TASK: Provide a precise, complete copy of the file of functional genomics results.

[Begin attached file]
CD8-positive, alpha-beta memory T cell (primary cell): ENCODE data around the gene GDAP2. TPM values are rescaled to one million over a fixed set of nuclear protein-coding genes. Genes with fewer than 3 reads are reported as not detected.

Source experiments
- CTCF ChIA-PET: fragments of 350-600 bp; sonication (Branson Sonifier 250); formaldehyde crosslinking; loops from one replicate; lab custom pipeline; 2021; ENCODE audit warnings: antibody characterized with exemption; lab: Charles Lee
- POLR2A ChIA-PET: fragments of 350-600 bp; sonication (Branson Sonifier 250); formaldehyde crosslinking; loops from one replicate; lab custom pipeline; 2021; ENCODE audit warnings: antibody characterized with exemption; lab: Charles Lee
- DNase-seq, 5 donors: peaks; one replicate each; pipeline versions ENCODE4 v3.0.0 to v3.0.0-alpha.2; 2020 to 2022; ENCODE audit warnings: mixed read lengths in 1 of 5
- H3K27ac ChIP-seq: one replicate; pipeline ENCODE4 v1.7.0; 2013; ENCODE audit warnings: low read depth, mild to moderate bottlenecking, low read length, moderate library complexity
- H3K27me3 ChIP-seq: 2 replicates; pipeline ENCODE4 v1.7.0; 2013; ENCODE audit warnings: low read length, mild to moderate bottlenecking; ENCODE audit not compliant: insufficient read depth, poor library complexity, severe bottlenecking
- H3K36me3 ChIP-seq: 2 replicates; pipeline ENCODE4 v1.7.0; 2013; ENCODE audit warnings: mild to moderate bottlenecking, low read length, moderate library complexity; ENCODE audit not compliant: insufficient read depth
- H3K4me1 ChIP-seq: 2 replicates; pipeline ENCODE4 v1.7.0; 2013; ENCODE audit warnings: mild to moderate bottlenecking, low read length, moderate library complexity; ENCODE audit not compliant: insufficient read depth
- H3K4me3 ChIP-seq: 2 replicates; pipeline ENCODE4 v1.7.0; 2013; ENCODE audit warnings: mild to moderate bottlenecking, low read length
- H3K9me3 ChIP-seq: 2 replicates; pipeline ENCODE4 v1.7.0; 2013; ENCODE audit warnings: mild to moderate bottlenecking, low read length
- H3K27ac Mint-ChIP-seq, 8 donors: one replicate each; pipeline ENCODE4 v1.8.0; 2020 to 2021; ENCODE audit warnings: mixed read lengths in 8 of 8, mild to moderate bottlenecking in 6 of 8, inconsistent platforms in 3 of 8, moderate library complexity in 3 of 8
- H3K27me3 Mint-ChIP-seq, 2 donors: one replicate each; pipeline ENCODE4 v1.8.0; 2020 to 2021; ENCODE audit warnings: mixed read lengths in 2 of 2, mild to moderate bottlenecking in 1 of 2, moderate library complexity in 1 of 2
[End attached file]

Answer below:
CD8-positive, alpha-beta memory T cell (primary cell): ENCODE data around the gene GDAP2. TPM values are rescaled to one million over a fixed set of nuclear protein-coding genes. Genes with fewer than 3 reads are reported as not detected.

Source experiments
- CTCF ChIA-PET: fragments of 350-600 bp; sonication (Branson Sonifier 250); formaldehyde crosslinking; loops from one replicate; lab custom pipeline; 2021; ENCODE audit warnings: antibody characterized with exemption; lab: Charles Lee
- POLR2A ChIA-PET: fragments of 350-600 bp; sonication (Branson Sonifier 250); formaldehyde crosslinking; loops from one replicate; lab custom pipeline; 2021; ENCODE audit warnings: antibody characterized with exemption; lab: Charles Lee
- DNase-seq, 5 donors: peaks; one replicate each; pipeline versions ENCODE4 v3.0.0 to v3.0.0-alpha.2; 2020 to 2022; ENCODE audit warnings: mixed read lengths in 1 of 5
- H3K27ac ChIP-seq: one replicate; pipeline ENCODE4 v1.7.0; 2013; ENCODE audit warnings: low read depth, mild to moderate bottlenecking, low read length, moderate library complexity
- H3K27me3 ChIP-seq: 2 replicates; pipeline ENCODE4 v1.7.0; 2013; ENCODE audit warnings: low read length, mild to moderate bottlenecking; ENCODE audit not compliant: insufficient read depth, poor library complexity, severe bottlenecking
- H3K36me3 ChIP-seq: 2 replicates; pipeline ENCODE4 v1.7.0; 2013; ENCODE audit warnings: mild to moderate bottlenecking, low read length, moderate library complexity; ENCODE audit not compliant: insufficient read depth
- H3K4me1 ChIP-seq: 2 replicates; pipeline ENCODE4 v1.7.0; 2013; ENCODE audit warnings: mild to moderate bottlenecking, low read length, moderate library complexity; ENCODE audit not compliant: insufficient read depth
- H3K4me3 ChIP-seq: 2 replicates; pipeline ENCODE4 v1.7.0; 2013; ENCODE audit warnings: mild to moderate bottlenecking, low read length
- H3K9me3 ChIP-seq: 2 replicates; pipeline ENCODE4 v1.7.0; 2013; ENCODE audit warnings: mild to moderate bottlenecking, low read length
- H3K27ac Mint-ChIP-seq, 8 donors: one replicate each; pipeline ENCODE4 v1.8.0; 2020 to 2021; ENCODE audit warnings: mixed read lengths in 8 of 8, mild to moderate bottlenecking in 6 of 8, inconsistent platforms in 3 of 8, moderate library complexity in 3 of 8
- H3K27me3 Mint-ChIP-seq, 2 donors: one replicate each; pipeline ENCODE4 v1.8.0; 2020 to 2021; ENCODE audit warnings: mixed read lengths in 2 of 2, mild to moderate bottlenecking in 1 of 2, moderate library complexity in 1 of 2